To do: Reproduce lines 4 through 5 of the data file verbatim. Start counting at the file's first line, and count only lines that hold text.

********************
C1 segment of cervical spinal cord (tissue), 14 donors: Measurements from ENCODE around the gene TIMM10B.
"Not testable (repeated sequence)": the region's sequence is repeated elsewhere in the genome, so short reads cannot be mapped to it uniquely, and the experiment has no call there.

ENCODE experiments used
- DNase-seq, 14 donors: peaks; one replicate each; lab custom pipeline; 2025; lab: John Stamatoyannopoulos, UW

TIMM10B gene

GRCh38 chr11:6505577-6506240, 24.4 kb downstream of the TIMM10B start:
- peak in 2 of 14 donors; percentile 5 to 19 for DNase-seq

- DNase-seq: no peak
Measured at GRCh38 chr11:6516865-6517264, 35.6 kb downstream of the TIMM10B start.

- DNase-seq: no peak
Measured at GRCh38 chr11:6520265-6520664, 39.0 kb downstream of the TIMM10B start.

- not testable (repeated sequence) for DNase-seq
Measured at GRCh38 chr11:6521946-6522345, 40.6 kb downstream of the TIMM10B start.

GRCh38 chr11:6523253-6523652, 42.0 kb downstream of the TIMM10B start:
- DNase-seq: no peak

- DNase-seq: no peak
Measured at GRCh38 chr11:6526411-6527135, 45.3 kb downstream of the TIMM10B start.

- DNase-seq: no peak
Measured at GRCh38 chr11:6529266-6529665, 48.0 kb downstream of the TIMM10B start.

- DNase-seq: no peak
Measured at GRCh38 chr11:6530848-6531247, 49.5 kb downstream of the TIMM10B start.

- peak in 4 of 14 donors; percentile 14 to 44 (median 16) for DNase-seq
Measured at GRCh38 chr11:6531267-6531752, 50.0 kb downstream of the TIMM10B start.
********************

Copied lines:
- DNase-seq, 14 donors: peaks; one replicate each; lab custom pipeline; 2025; lab: John Stamatoyannopoulos, UW

TIMM10B gene